1.29.2013

With Love.

Photo

The weird part about losing some one close to you is how you start searching for them in a way you never did before. You scour your memories. Trying to find meaning in the mundane and routine. You want to catalog every inside joke, every birthday dinner, every last morsel of their being.

Sitting here 3 weeks after my 20-year-old cousin, Seth, was killed in a car accident I still don't have sentences eloquent enough, deserving enough, to be written. I want to write about the joy he brought to life. I want to write down every cousin memory we share. I want to write about Seth and his big brother. I want to write about our Grandma. But the thought of all of it still breaks my heart.

The loss of Seth is tremendous. The only thing tempering this is the thought of Seth and his Dad, my Uncle Vince, healthy, happy and together.

When someone dies, perhaps more than anything you're searching to hear them again. It's why we love our great-grandma's recipes and hand-stitched quilts. We want to hear our loved ones speak, even if it's only through the things they loved. Not their actual voices, I guess, more like echos of the lives they once lived. But still something to cling to. Something to ease the sting of absence.

Late at night when I'm driving to the store, with the music on high, I've heard whispers of my beloved cousin. My eyes instantly well-up and spill-out tears, because at this point it still seems incomprehensible that he is gone.  Maybe it is one of those things that will never make sense? I said it at his memorial services and I'll say it again here, but I'll forever be waiting for him to come bouncing around the corner and into Grandma's kitchen.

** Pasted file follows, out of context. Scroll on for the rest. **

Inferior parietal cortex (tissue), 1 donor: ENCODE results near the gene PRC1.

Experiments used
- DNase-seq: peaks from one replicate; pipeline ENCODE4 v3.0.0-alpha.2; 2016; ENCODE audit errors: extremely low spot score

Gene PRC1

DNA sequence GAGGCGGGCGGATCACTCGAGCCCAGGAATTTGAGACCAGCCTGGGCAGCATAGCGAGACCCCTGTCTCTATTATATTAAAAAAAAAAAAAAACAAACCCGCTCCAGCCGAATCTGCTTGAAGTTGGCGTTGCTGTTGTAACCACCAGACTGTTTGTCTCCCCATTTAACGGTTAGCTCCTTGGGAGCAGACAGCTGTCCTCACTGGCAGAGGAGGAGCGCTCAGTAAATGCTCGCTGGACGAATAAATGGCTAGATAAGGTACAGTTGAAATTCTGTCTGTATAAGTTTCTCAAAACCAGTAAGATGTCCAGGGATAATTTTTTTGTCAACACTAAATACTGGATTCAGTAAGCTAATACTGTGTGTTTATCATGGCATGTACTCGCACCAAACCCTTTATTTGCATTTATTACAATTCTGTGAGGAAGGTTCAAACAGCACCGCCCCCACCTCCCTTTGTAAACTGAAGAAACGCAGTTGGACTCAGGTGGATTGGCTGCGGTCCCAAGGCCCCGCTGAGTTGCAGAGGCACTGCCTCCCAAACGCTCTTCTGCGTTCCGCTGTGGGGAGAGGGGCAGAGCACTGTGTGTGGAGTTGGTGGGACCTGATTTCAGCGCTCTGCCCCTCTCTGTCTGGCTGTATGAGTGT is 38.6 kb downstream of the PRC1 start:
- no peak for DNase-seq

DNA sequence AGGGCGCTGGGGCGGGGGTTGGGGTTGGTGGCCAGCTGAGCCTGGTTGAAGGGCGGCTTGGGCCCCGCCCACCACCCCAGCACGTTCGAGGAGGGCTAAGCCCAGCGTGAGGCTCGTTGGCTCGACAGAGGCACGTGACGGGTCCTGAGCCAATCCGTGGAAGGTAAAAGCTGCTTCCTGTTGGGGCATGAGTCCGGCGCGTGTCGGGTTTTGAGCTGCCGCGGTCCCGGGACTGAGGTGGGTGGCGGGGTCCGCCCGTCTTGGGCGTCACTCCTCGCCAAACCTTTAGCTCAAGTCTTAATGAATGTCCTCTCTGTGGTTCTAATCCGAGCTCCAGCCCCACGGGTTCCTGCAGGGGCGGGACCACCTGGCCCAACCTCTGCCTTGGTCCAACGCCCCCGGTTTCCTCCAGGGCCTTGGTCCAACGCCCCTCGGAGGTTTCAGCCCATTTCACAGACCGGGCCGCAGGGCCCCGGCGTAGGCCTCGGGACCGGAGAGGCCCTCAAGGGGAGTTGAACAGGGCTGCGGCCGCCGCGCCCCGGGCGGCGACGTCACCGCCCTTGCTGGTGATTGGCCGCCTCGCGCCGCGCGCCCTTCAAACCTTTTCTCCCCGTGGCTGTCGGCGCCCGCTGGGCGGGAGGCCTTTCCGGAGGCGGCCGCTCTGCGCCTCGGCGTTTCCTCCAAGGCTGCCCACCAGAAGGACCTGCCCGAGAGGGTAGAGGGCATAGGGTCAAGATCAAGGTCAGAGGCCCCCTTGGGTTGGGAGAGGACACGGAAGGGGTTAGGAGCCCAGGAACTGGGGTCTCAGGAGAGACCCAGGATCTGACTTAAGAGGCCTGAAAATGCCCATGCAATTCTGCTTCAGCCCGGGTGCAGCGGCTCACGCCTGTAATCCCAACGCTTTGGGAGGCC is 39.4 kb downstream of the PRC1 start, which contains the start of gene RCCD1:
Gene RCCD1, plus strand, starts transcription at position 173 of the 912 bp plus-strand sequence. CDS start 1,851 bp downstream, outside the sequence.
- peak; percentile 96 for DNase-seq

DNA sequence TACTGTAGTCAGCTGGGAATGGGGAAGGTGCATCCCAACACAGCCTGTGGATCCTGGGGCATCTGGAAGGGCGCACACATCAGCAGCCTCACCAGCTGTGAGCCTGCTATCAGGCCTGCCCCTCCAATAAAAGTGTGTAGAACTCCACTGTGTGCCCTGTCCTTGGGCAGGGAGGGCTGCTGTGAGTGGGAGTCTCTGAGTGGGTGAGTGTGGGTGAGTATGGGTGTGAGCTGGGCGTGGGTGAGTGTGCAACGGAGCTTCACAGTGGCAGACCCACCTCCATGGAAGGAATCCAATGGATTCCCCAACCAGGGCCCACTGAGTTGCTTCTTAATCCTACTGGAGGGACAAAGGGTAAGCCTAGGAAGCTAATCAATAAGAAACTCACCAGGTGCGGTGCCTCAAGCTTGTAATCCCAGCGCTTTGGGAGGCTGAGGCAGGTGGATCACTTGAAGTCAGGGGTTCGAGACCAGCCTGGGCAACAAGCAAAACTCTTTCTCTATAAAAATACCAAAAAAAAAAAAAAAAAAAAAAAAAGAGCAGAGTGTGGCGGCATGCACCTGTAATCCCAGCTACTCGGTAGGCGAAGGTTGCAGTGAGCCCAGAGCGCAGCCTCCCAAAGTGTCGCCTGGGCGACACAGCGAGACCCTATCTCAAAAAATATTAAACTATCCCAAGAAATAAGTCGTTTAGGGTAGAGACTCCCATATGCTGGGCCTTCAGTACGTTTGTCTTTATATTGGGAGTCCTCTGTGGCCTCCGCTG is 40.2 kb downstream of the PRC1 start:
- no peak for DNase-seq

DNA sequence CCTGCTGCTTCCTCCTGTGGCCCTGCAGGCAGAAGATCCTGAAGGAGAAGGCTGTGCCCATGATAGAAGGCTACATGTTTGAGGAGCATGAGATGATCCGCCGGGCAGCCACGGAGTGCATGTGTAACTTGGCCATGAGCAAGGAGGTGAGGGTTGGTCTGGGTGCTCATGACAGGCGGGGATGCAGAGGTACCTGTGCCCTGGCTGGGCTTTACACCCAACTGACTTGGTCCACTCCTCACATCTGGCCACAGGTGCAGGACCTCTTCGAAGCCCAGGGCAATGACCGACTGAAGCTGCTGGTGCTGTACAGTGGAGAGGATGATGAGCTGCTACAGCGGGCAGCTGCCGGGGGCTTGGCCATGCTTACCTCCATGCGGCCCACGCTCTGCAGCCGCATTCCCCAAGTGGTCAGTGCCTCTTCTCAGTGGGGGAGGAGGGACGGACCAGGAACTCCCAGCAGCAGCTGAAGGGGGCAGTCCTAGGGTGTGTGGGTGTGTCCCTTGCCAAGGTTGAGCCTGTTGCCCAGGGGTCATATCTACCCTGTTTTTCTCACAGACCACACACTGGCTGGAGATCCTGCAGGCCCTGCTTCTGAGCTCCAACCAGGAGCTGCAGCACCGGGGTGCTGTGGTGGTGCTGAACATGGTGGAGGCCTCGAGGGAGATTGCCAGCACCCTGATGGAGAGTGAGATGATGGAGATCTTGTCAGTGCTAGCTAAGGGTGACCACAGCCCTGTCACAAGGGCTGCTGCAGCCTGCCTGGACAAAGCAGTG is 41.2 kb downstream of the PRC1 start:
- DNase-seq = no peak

It's weird how your life suddenly stops when something like this happens and just as weird when you are expected to carry on like normal so soon after. As the oldest girl of the Albrecht cousins I've always felt protective of the younger ones. Especially Seth. I feel like our souls were fabricated with a similar type of happiness-craving material. In time I hope to write more about it, but for now I'm still sorting it all out.

5 comments:

Katie B. said...

I'm so sorry. I love this post. You are talented at writing what you are feeling. I loved this:

"When someone dies, perhaps more than anything you're searching to hear them again. It's why we love our great-grandma's recipes and hand-stitched quilts. We want to hear our loved ones speak, even if it's only through the things they loved. Not their actual voices, I guess, more like echos of the lives they once lived. But still something to cling to. Something to ease the sting of absence."

So true. Hope it gets easier.

Megan Sorenson said...

That was beautiful and very well said. It made perfect sense :) Love ya!

Chelsea said...

xoxo

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Sam Blaw said...

I read this while Colten and I were driving to Alabama. At first I skimmed through it silently, as I had been reading all of your other posts to him out loud. I said, "She has one here about Seth..." he asked me to read it to him. I could barely get through the first paragraph before I burst into tears and started shaking. Colten put his hand on my knee and waited until I composed myself enough to read the rest of the post. We sat in silence for about 15-20 minutes as we crossed over a large river somewhere in Arkansas. Sometimes I block out all the pain and reality of losing him, it's good to have a reminder of who he was and take a minute to grieve but feel so blessed to have known him.